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Cambodia Thirty Years after Paris

Address to Webinar on International Day for the Prevention of Genocide, Human Rights in Cambodia - 30 Years After the Paris Peace Agreements, hosted by UNSW Diplomacy Training Program, Online, 9 December 2021

It is hard to overemphasise the importance of the Paris Peace Agreements signed thirty years ago, on 23 October 1991. For years before, Cambodia had been on its knees – ravaged successively by massive US bombing during the Vietnam War, by civil war, by the Khmer Rouge’s reign of terror, by invasion by the Vietnamese, and then by civil war again. These onslaughts – above all the horrific Khmer Rouge genocide – caused the deaths of some two million Cambodians and effectively destroyed the lives of a great many more.

The 1991 Paris accords did bring lasting peace to the country, and I hope the many international participants in this webinar will forgive me saying that Australia can remain proud of the role we played in making that happen. Working closely with my Indonesian colleague and friend Ali Alatas, we initiated the diplomatic strategy that, after many failed previous attempts, finally worked. It was set out in detail in the ‘Red Book’, still widely remembered by Cambodians, which we prepared for the crucial Jakarta Informal Meeting of February 1990. And the strategy worked essentially by designing an unprecedentedly hands-on role for the United Nations which gave China a face-saving way of withdrawing its support for the Khmer Rouge. Australians can also remain proud of General John Sanderson’s leadership of the UNTAC military mission during the critical 1991-93 transition period, which was crucial to its success.

But, as I said when representing Australia as our Foreign Minister at the Paris signing ceremony in 1991, ‘Peace and Freedom are not prizes, which, once gained, can never be lost. They must be won again each day. Their foundations must be sunk deep into the bedrock of political stability, economic prosperity and above all, the observance of human rights.’

Sadly, the truth of that observation has been borne out repeatedly over the last three decades. We brought peace to Cambodia, and with it some overdue national economic development. But as to democracy and human rights – the other two core elements of the Paris Agreements – the record has been one of dismal failure.

The rot set in early. The 1993 election was a brilliant success, with 90 per cent turnout. It was an incredibly moving experience to watch those voters in family groups – everyone from grannies to new babies – lined up for hours at polling stations across the country knowing the high risk of bomb attacks, but with so much joyful confidence in the future. But it did not result in the expected win for Hun Sen and his governing Cambodian People’s Party (CPP). He refused to accept the result, and the international community – far too meekly, in retrospect – allowed him to become joint prime minister. It was the last fully free and fair election Cambodia was to hold.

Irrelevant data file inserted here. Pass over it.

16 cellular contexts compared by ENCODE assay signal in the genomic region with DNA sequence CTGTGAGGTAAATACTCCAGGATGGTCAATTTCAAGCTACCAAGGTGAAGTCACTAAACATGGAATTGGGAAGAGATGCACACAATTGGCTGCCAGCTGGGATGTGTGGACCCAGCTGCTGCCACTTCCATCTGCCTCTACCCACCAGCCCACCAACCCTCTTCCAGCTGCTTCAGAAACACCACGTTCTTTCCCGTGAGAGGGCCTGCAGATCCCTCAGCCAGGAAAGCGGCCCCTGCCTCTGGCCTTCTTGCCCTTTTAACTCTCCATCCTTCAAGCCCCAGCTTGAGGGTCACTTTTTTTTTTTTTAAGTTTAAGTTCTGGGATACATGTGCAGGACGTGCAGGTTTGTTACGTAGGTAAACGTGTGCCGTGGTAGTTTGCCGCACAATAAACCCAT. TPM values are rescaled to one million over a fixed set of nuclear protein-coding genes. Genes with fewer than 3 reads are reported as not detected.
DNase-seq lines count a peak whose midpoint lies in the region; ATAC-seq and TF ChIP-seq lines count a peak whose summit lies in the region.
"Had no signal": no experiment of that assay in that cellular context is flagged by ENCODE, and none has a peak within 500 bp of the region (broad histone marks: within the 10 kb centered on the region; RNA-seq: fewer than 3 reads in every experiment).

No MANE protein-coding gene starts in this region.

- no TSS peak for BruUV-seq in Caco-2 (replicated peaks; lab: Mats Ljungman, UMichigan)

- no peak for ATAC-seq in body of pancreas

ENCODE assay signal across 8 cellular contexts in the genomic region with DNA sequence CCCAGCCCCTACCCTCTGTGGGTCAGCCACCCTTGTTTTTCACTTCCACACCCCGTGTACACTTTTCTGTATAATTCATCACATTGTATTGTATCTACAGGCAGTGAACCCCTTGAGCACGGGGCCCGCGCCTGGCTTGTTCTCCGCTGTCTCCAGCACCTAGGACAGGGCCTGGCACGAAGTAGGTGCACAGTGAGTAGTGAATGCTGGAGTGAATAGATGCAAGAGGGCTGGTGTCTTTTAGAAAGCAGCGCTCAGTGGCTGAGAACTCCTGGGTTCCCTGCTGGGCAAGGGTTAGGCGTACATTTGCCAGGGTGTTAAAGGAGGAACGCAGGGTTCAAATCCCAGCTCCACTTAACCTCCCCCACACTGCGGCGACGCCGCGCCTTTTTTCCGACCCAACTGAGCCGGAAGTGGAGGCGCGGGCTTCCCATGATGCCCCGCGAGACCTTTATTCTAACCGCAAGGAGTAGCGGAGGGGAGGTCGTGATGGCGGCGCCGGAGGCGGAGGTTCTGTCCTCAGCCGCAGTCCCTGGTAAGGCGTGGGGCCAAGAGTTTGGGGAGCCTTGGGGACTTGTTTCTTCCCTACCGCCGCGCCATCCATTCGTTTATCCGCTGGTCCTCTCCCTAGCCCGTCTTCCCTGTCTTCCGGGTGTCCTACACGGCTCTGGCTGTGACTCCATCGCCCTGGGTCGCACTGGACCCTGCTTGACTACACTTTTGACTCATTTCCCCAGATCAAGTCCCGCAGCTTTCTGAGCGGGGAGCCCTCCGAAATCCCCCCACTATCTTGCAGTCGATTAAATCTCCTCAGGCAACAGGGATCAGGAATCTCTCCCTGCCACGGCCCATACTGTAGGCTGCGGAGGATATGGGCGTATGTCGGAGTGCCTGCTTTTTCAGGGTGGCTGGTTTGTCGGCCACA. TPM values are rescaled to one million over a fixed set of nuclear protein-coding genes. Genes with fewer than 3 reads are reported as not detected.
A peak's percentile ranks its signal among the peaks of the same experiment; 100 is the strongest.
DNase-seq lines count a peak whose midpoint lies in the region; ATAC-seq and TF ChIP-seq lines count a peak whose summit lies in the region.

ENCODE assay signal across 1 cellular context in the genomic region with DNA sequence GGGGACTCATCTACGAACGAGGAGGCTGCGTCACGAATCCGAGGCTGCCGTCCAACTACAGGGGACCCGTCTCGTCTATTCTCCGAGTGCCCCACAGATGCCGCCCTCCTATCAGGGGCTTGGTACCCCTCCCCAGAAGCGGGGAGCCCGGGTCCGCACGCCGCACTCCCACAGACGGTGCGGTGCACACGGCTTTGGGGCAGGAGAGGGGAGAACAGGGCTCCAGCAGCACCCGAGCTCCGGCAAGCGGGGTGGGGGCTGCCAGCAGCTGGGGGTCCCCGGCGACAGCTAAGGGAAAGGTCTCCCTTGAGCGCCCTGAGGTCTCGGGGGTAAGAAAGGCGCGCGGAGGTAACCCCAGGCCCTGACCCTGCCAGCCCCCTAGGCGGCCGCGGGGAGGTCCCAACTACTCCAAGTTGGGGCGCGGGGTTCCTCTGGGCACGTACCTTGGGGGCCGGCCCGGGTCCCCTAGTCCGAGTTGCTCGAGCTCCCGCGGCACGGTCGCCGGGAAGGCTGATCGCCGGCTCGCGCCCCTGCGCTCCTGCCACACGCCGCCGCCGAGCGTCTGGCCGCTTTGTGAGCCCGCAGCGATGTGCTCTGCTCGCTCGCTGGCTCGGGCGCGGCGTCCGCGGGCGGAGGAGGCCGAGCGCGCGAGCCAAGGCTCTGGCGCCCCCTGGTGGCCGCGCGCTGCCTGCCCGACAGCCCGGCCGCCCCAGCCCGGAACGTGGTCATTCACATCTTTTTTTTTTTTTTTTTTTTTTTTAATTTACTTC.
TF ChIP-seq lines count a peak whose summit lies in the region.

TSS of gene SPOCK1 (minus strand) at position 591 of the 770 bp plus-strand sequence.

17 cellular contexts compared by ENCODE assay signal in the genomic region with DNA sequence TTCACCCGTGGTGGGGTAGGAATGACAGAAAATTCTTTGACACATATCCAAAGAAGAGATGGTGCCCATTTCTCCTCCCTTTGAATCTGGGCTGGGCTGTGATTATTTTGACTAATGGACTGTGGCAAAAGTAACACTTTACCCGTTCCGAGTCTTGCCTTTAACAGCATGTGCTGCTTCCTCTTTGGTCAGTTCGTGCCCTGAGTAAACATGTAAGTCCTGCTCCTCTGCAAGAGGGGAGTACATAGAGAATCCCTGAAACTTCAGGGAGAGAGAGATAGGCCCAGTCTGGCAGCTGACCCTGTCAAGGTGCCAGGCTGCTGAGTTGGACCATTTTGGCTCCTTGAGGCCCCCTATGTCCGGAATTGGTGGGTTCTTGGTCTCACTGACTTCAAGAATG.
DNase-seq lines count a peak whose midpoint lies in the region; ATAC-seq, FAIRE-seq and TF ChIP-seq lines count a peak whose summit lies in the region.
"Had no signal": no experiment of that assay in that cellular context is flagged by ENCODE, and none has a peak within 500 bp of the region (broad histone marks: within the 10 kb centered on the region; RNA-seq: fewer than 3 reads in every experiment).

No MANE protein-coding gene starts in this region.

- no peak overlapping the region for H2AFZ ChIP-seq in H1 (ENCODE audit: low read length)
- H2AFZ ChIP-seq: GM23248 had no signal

Hun Sen has been clever and utterly ruthless. Within a short time he had vanquished his opponents and taken steps to ensure no opposition party could meaningfully contest his leadership. And over the years that have passed, the CPP has become synonymous with corruption, land evictions, control of the judiciary and army, political repression, wide scale arrests and imprisonment, physical threats to those protesting the loss of human rights – and, on occasion, outright murder (as I called it out in an internationally syndicated article in 2014 which, understandably enough, enraged my former negotiating partner…).

Over thirty years, moreover, Hun Sen has amassed vast fortunes for his family, including by siphoning off millions of dollars in aid contributed by the West. All this while almost 30 per cent of Cambodians live barely above the poverty line, and a great many more survive on no more than around $3 a day, with Covid-19 adding immensely to economic as well as social distress. The World Bank ranks Cambodia’s control of corruption as in the lowest 10 per cent in the world.

From time to time hopes have been raised that maybe things were changing. In 2012 a wave of serious organised opposition began to develop, and the main opposition party, the Cambodian National Rescue Party (CNRP), almost won the 2013 election. But this was not an opportunity that Hun Sen would allow to be repeated. Repression intensified on multiple fronts, and with the 2018 general election looming, in late 2017 Hun Sen arrested the Opposition CNRP leader, Kem Sokha, charged him with treason, and disbanded his party altogether. Thousands fled overseas. There are no fig-leaves left: Cambodia cannot now be described as anything other than a dictatorship.

So what can be done now?

When it comes to the various relevant international organisations, I am afraid my hopes are not high. ASEAN remains hugely important for its role in maintaining peace among its historically very quarrelsome members, and as an organisation for economic and technical cooperation. But it has found it very difficult to maintain any kind of discipline over its members when it comes to internal democracy and human rights issues – with Myanmar just the most recent example. And with Cambodia itself now becoming chair of ASEAN in 2022, the prospects of ASEAN placing any collective pressure on Phnom Penh seems even more fanciful.